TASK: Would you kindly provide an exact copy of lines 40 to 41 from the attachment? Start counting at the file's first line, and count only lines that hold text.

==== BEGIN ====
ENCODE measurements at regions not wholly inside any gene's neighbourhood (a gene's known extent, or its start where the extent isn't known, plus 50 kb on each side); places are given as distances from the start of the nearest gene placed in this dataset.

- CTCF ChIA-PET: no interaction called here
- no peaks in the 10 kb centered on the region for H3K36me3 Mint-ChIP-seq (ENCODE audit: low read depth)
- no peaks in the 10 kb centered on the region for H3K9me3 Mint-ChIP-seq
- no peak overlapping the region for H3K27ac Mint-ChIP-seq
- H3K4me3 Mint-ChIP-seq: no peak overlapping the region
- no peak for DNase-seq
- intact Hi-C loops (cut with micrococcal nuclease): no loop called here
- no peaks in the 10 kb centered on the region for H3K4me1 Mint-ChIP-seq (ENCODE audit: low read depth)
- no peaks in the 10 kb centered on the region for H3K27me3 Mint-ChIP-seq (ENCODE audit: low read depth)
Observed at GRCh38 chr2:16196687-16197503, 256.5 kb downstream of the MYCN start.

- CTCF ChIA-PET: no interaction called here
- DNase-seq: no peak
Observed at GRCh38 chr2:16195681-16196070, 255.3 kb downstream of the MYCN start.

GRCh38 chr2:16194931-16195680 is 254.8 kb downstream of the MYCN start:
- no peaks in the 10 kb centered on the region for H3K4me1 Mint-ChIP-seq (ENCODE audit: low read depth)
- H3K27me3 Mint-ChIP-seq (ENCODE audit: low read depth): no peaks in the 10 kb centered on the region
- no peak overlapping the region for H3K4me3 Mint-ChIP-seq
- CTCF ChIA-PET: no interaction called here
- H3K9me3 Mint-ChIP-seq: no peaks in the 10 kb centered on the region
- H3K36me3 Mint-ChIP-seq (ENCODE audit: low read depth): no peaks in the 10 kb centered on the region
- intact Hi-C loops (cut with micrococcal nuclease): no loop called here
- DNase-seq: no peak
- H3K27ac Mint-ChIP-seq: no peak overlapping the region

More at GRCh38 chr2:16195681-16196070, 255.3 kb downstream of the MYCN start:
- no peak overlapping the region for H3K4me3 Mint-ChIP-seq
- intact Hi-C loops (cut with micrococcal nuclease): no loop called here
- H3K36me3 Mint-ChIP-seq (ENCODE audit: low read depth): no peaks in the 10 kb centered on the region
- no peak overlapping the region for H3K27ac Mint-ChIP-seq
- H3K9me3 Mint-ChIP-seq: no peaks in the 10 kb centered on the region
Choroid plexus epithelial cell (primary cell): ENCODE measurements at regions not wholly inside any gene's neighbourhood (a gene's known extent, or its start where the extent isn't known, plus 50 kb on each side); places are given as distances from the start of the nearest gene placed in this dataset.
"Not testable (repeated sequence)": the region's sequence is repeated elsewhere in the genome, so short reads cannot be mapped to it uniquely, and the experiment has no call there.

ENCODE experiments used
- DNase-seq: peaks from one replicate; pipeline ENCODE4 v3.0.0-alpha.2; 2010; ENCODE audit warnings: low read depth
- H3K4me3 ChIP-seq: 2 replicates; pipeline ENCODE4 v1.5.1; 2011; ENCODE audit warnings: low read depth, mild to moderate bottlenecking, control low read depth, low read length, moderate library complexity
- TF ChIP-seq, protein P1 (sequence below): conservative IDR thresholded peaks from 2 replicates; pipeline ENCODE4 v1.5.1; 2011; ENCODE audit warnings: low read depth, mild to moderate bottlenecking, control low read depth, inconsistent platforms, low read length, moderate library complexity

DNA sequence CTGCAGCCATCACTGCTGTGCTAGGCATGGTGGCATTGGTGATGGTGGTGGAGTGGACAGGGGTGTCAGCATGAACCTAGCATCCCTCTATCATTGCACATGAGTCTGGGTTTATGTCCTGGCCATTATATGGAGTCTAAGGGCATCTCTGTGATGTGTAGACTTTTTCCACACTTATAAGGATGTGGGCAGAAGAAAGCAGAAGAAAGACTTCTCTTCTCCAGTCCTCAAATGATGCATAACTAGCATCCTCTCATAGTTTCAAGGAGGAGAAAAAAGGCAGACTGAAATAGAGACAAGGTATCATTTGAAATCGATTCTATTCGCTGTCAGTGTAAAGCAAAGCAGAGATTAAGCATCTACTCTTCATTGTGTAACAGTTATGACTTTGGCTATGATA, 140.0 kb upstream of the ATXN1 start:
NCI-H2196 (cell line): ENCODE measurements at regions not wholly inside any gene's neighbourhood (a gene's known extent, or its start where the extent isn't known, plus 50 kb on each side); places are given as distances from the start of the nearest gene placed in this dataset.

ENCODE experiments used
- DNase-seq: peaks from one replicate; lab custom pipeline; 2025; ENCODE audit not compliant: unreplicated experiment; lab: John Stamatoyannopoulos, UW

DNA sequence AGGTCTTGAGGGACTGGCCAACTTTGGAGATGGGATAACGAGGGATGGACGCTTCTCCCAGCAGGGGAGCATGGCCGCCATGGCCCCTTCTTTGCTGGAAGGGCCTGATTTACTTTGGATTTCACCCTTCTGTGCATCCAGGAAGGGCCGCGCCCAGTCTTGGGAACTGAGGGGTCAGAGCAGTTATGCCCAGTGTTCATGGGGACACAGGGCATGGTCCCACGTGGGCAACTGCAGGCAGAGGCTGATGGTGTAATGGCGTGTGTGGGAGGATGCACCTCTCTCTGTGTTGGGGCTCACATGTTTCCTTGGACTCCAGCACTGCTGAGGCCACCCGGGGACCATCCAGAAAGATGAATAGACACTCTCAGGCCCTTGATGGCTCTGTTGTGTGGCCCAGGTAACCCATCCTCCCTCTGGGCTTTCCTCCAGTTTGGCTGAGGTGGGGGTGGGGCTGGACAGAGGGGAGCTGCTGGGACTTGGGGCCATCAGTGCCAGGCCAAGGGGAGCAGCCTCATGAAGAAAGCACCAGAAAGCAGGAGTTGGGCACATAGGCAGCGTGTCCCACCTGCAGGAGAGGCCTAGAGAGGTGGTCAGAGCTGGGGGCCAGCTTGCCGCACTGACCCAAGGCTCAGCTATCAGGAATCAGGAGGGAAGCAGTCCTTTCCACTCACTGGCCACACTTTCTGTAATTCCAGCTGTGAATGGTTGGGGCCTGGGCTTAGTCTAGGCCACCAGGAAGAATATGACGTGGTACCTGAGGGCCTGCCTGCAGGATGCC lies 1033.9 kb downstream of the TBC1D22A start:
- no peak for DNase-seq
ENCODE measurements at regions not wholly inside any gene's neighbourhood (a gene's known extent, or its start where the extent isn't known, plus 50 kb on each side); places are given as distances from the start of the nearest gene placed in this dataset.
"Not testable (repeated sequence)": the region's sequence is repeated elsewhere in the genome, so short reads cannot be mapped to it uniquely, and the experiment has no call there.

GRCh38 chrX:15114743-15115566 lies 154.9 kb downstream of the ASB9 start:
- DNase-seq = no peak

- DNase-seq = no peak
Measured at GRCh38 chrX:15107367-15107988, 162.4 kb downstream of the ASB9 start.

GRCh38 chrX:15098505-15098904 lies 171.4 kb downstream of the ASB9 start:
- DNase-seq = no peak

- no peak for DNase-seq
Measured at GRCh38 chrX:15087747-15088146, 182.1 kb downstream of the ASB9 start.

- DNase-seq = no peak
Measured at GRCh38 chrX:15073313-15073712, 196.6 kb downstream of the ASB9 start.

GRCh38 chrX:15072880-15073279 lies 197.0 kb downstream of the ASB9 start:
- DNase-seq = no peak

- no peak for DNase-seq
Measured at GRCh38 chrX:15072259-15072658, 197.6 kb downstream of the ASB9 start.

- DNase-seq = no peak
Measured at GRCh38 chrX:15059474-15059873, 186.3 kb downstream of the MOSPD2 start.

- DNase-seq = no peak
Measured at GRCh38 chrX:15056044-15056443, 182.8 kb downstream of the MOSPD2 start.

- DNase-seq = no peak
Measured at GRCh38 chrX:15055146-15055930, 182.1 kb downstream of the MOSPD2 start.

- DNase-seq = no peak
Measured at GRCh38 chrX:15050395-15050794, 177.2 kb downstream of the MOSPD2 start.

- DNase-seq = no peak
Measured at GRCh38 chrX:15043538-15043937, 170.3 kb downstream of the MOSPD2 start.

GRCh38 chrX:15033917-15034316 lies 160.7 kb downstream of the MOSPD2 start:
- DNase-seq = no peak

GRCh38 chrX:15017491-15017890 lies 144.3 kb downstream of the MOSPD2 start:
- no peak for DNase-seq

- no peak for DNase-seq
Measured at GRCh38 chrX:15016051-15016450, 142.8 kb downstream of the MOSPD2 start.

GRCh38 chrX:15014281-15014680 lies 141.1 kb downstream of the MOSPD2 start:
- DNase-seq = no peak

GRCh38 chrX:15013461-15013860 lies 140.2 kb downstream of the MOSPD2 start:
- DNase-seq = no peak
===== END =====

- DNase-seq: peaks from one replicate; lab custom pipeline; 2025; ENCODE audit not compliant: unreplicated experiment; lab: John Stamatoyannopoulos, UW

DNA sequence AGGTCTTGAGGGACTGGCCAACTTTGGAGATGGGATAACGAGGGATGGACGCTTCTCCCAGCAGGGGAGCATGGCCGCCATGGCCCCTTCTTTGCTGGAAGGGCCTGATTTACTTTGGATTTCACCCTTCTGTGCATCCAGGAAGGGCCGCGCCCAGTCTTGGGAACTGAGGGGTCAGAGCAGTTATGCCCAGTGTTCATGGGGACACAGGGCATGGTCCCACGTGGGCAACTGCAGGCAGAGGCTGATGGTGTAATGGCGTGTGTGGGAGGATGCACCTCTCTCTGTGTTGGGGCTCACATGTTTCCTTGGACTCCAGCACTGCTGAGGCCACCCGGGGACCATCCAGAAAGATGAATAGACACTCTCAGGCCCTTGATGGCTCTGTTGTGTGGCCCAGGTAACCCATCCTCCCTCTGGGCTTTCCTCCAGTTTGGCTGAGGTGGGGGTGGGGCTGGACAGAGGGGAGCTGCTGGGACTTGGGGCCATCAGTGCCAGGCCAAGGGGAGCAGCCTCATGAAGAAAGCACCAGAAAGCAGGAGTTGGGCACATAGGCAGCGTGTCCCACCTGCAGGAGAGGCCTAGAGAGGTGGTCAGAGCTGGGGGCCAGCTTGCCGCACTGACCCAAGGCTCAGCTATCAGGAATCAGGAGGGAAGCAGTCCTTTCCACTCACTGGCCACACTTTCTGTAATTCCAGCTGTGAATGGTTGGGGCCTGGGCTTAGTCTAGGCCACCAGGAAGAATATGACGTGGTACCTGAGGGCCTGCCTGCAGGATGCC lies 1033.9 kb downstream of the TBC1D22A start: